Descriptions for 4 of the session topics:
Recent Developments in Food Safety
In recent times many food recalls, precipitated by the detection of pathogens in various meat and produce products, have highlighted the need for superior interventions and early detection of responsible microbes. This session will highlight the impact of new and impending changes to regulations and an assessment of the ability of current intervention practices to meet these changes, with special focus on meat and poultry processing industries. New developments presented will highlight the evolution of microbial detection methods and new opportunities for rapid methods of identification of pathogens. An exciting and emerging new technology that addresses the industry’s unmet needs with use of bacteriophages in specific foods and food processing settings, will round up this session.
Devices that come in contact with humans, whether they be catheters, or stents, or intraocular lenses, or prosthetics or contact lenses or cosmetics and personal hygiene represent a special relationship, and a need for microbial control. This special relationship also applies to animals. The need for devices that exhibit microbial control properties in this area is well documented. The costs and resources required to obtain regulatory approval have continued to increase, and the likelihood of new control agents is in many cases not considered to be practical.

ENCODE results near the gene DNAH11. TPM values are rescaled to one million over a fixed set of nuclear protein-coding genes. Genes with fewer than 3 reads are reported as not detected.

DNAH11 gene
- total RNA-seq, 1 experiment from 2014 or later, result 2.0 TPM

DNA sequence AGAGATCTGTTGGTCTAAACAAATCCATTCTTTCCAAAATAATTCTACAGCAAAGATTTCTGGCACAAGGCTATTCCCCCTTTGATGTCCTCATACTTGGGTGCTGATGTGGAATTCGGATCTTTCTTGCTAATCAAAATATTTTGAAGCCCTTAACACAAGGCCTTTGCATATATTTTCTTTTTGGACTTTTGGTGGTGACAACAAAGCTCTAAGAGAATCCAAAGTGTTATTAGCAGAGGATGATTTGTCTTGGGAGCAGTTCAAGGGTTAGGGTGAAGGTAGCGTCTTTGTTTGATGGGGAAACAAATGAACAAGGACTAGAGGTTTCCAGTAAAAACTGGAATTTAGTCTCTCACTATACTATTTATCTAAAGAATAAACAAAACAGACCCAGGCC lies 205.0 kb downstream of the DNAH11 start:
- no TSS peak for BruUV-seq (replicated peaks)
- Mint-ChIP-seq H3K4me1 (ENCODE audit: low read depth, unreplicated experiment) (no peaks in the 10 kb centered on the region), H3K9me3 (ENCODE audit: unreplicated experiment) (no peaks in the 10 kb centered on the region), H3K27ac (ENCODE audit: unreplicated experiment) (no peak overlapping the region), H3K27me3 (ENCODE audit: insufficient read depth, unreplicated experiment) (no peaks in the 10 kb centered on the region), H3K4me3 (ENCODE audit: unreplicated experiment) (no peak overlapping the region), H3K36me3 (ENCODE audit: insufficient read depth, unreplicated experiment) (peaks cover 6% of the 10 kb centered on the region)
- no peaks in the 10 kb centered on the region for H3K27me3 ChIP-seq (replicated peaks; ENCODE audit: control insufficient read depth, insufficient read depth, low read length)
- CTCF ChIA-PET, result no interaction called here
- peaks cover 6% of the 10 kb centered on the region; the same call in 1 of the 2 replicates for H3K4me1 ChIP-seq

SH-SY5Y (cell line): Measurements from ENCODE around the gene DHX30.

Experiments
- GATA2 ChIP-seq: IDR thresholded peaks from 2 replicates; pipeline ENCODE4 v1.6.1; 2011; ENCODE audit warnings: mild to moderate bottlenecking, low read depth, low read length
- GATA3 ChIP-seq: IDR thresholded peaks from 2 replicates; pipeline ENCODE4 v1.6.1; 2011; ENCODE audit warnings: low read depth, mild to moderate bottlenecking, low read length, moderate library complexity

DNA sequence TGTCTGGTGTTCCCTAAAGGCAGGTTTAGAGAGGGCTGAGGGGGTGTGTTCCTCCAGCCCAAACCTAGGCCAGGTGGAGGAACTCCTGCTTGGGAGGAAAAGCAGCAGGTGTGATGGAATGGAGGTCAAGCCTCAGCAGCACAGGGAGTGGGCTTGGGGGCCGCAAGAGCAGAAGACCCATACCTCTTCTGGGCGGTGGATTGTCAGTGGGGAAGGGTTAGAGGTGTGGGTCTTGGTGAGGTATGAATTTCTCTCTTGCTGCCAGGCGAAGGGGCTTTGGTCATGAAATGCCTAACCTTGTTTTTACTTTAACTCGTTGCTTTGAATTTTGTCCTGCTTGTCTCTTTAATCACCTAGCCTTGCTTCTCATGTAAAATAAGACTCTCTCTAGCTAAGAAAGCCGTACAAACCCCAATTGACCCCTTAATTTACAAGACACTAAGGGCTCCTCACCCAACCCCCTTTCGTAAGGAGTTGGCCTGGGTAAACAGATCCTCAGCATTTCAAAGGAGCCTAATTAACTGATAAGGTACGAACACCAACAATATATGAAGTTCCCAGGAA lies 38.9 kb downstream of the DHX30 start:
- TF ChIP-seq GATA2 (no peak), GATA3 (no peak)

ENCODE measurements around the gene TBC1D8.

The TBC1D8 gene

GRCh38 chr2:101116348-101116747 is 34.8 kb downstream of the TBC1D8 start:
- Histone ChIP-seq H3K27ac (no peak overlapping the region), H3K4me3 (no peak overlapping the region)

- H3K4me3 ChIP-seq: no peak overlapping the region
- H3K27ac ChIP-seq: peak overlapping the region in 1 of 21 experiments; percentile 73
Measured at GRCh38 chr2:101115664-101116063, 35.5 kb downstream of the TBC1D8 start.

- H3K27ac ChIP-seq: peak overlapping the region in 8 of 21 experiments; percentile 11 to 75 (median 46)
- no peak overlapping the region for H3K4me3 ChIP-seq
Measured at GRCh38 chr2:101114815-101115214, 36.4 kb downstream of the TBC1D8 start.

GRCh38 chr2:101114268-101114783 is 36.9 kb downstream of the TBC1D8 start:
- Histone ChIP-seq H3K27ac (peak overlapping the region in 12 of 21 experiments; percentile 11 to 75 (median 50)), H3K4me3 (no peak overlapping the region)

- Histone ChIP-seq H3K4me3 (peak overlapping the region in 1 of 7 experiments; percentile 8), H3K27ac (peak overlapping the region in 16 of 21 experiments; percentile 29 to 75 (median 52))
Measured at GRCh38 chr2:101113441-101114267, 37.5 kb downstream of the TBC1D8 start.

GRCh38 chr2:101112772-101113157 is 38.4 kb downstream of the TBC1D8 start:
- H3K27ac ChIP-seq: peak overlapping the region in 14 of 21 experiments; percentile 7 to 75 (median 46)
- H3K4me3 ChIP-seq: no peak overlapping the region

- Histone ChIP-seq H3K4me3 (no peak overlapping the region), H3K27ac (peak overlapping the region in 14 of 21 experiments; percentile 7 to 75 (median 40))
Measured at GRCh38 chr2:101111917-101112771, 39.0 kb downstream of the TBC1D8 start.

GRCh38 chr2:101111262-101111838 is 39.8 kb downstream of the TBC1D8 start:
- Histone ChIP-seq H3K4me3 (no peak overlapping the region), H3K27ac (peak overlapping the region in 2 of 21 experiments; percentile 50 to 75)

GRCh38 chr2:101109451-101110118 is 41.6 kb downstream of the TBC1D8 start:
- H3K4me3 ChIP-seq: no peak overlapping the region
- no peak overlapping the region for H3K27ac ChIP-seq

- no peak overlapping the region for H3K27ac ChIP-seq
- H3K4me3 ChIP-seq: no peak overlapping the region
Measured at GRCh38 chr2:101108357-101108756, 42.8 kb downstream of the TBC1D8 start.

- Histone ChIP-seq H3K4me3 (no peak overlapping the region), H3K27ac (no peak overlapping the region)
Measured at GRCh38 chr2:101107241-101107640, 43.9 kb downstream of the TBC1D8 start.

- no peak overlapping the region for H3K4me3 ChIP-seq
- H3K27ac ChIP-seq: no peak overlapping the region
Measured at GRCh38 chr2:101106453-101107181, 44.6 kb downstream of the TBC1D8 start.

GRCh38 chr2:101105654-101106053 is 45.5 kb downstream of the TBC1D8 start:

New approaches and solutions for both detection of microorganisms and control of microorganisms are needed in the arsenal for industrial applications. Advances in fields such as genomics, microfludics and nanomaterials have enabled some of these novel technologies. In this session you will hear advances in rapid detection using genomics and microfluidics, non-chemical microbial control, antimicrobial nanocomposite films, and antimicrobial peptides as well as using microorganisms for microbial control.
Microbial Control of Water Systems and Environments
The potential of diverse microbial species to survive, persist, or flourish in water systems and environments presents challenges to public health and industry. Too many of the wrong microbe in the wrong place at the wrong time can create a “perfect storm” as disease, a failed process, or a spoiled product. Consequently, microbial control strategies are essential to limit problematic microbes and provide wholesome waters, safe environments, and productive industrial processes. This session presents challenges for controlling various microorganisms (bacterial enteric pathogens, Cryptosporidium species, Pseudomonas aeruginosa, and Legionella species) encountered in drinking water and sewage systems, agricultural watersheds, recreational waters, spacecraft water systems, and cooling towers. Presentations address microbial survival attributed to innate tolerance of recalcitrant microbes and protection by association with biofilms and protozoa.